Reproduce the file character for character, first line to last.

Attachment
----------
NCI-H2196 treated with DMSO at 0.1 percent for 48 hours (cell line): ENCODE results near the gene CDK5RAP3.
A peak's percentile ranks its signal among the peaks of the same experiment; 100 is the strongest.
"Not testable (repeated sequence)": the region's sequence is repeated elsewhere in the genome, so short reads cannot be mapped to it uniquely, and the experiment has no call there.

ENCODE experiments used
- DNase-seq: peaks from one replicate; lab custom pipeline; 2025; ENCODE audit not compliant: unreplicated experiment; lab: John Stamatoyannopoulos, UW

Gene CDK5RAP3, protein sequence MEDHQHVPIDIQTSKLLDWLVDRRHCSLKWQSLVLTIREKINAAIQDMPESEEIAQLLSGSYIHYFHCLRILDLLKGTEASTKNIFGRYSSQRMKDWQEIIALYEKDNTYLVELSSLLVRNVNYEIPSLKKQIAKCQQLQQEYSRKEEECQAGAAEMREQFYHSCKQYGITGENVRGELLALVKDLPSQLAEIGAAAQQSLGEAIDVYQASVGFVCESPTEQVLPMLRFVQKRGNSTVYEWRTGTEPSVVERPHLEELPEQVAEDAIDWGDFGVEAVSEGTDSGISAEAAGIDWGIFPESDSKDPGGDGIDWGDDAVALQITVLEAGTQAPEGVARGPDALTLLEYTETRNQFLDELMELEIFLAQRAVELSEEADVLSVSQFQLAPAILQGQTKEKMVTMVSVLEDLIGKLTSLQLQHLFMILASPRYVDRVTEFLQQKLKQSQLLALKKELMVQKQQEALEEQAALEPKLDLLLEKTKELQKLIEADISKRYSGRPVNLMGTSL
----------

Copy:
NCI-H2196 treated with DMSO at 0.1 percent for 48 hours (cell line): ENCODE results near the gene CDK5RAP3.
A peak's percentile ranks its signal among the peaks of the same experiment; 100 is the strongest.
"Not testable (repeated sequence)": the region's sequence is repeated elsewhere in the genome, so short reads cannot be mapped to it uniquely, and the experiment has no call there.

ENCODE experiments used
- DNase-seq: peaks from one replicate; lab custom pipeline; 2025; ENCODE audit not compliant: unreplicated experiment; lab: John Stamatoyannopoulos, UW

Gene CDK5RAP3, protein sequence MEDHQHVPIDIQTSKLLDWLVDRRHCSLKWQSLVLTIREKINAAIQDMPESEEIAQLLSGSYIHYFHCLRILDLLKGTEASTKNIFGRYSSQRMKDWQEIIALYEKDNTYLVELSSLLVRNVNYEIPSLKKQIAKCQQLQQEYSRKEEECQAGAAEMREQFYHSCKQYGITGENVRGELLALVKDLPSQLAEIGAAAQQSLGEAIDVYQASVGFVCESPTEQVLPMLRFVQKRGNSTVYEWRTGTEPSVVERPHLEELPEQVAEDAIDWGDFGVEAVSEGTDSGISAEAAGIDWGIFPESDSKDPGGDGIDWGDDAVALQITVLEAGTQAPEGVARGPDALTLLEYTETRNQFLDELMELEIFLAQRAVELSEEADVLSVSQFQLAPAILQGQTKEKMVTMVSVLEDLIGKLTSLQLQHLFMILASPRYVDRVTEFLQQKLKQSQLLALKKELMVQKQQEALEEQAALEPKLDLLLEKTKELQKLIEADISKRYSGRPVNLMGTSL